A recent Centers for Disease Control (CDC) study unveiled that the state of Maine has the highest rate of asbestos-related deaths. Every year in the United States approximately 2,000 to 3,000 people are diagnosed with mesothelioma. The only known cause of mesothelioma is asbestos exposure.

The CDC’s Occupational Report

The focus of the CDC’s report was occupational exposure in the state of Maine. Occupational exposure is the most common way that an individual can be exposed to asbestos. Millions of people have been exposed to asbestos while in their workplace environment.

Some of the major occupations that the CDC reviewed were:

  • Construction
  • Shipbuilding
  • Boatbuilding

Researchers discovered that between the years of 1999 and 2015 the annual death rate from malignant mesothelioma in Maine was 22.06 per million people, higher than any other state in the U.S. Many of the residents of Maine that were diagnosed with mesothelioma were between the ages of 55 and 84.

Construction in Maine

Maine’s housing stock is considered to be one of the oldest in the United States. 31 percent of the state’s building structures were built before the year 1950. Many homes built between the 1930s and 1950s may contain asbestos building materials in them.

Asbestos was used in many homes and buildings in the form of:

  • Siding
  • Shingles
  • Insulation

If materials that contain asbestos are not disturbed, they pose no harm. If a demolition or renovation crew disturbs asbestos while working, it puts them at risk of being exposed to the dangerous asbestos fibers that they release into the air.

Will the EPA Ever Ban Asbestos?

Asbestos is still not officially banned in the United States. However, the Environmental Protection Agency (EPA) has banned the use of asbestos in many products. In spite of this, asbestos is still used in some products that are manufactured and imported in the U.S. today.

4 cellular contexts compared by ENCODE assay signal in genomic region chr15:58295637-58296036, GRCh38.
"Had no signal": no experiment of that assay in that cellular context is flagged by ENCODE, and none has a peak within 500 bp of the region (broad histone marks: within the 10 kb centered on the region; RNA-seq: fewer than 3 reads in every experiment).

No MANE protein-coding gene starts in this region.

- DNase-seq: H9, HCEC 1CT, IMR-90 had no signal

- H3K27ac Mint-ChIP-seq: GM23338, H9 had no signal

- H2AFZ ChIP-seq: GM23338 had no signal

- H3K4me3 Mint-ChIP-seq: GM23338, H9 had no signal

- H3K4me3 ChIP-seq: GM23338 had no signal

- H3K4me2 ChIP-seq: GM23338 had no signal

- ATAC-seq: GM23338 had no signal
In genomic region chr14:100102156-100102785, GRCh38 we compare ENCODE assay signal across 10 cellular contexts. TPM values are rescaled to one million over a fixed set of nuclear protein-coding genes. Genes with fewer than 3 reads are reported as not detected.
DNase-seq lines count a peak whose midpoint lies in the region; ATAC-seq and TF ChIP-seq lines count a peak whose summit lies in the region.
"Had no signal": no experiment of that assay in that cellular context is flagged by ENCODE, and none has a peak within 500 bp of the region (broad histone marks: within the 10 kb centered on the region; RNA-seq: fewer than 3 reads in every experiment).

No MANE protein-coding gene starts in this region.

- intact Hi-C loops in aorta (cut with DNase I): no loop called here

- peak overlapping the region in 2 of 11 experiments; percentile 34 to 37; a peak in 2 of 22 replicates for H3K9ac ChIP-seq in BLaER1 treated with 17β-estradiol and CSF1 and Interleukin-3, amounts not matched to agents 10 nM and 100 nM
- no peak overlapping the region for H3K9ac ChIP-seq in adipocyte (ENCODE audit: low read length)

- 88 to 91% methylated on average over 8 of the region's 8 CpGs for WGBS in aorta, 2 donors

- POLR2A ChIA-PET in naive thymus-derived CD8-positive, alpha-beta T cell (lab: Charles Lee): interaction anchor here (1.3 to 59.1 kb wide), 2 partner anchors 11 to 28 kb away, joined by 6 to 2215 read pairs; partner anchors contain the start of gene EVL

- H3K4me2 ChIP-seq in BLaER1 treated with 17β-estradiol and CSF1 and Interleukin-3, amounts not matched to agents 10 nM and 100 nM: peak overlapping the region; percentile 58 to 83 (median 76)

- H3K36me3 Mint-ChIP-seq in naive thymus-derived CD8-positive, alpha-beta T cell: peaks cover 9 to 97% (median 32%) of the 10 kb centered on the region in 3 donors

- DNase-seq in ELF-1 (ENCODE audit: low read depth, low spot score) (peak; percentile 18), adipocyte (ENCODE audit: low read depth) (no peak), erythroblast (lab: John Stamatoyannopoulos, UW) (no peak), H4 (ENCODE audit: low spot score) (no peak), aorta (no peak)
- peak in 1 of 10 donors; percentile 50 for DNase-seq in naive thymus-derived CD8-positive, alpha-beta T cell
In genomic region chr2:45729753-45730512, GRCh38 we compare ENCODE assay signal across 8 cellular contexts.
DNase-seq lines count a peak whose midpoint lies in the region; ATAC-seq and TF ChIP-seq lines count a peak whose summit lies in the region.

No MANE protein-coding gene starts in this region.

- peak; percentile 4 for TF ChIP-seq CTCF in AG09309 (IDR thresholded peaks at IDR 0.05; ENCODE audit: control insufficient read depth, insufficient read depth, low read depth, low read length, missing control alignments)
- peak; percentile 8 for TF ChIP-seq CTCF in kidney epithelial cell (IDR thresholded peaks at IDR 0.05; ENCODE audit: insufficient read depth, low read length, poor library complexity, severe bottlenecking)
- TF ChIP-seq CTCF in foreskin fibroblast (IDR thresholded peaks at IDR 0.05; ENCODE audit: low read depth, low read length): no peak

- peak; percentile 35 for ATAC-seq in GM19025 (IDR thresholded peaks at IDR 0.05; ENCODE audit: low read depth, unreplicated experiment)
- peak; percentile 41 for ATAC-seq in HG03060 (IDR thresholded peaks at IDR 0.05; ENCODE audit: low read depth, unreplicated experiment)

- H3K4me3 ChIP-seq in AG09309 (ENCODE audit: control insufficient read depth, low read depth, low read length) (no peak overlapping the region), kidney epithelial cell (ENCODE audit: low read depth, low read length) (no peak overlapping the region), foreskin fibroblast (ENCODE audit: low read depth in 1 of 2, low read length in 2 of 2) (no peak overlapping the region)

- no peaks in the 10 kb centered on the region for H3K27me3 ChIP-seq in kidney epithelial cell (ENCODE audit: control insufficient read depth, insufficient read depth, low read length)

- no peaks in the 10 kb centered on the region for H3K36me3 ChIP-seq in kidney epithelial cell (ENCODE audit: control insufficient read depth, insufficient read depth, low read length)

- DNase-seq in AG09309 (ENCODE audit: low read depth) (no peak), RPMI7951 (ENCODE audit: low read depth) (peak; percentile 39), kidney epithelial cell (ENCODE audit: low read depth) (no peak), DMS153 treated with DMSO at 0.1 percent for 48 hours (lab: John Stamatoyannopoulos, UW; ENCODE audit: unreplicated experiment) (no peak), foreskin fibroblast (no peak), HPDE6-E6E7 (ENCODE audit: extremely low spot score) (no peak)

Some products that still contain asbestos are:

  • Roofing materials
  • Imported cement pipe
  • Brake pads

The CDC has reported that mesothelioma deaths are declining among people under the age of 55. However, their recent study suggests that workers are still at a great risk for being exposed to asbestos in their workplace environment.

According to the CDC report, “Despite regulatory actions and decline in asbestos use, the annual number of malignant mesothelioma deaths remains substantial.”

We can only hope that this CDC report will bring more attention to the EPA and that the agency will continue to take great action towards officially banning asbestos in the United States.

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Show Sources & Author

  1. Asbestos Toxicity Where Is Asbestos Found?. Agency for Toxic Substance & Disease Registry. Retrieved from: https://www.atsdr.cdc.gov/csem/csem.asp?csem=29&po=5. Accessed: 05/09/2017.
  2. CDC: Maine Has Nation's Highest Rate of Asbestos Deaths. Maine Public. Retrieved from: http://mainepublic.org/post/cdc-maine-has-nations-highest-rate-asbestos-deaths#stream/0. Accessed: 05/09/2017.
  3. Where Is Asbestos Commonly Found In The Home, When and How Should It be Removed?. Environment, Health and Safety Online. Retrieved from: http://www.ehso.com/cssasbestos/asbestosfoundwhere.htm. Accessed: 05/09/2017.
  4. Why isn't asbestos banned in the United States?. Asbestos Nation. Retrieved from: http://www.asbestosnation.org/facts/why-isnt-asbestos-banned-in-the-united-states/. Accessed: 05/09/2017.

About the Writer, Nicole Godfrey

Nicole Godfrey is an outreach associate and contributing writer for Mesothelioma Guide. She develops content to help educate and provide awareness about the most significant information about improving a mesothelioma patient’s prognosis.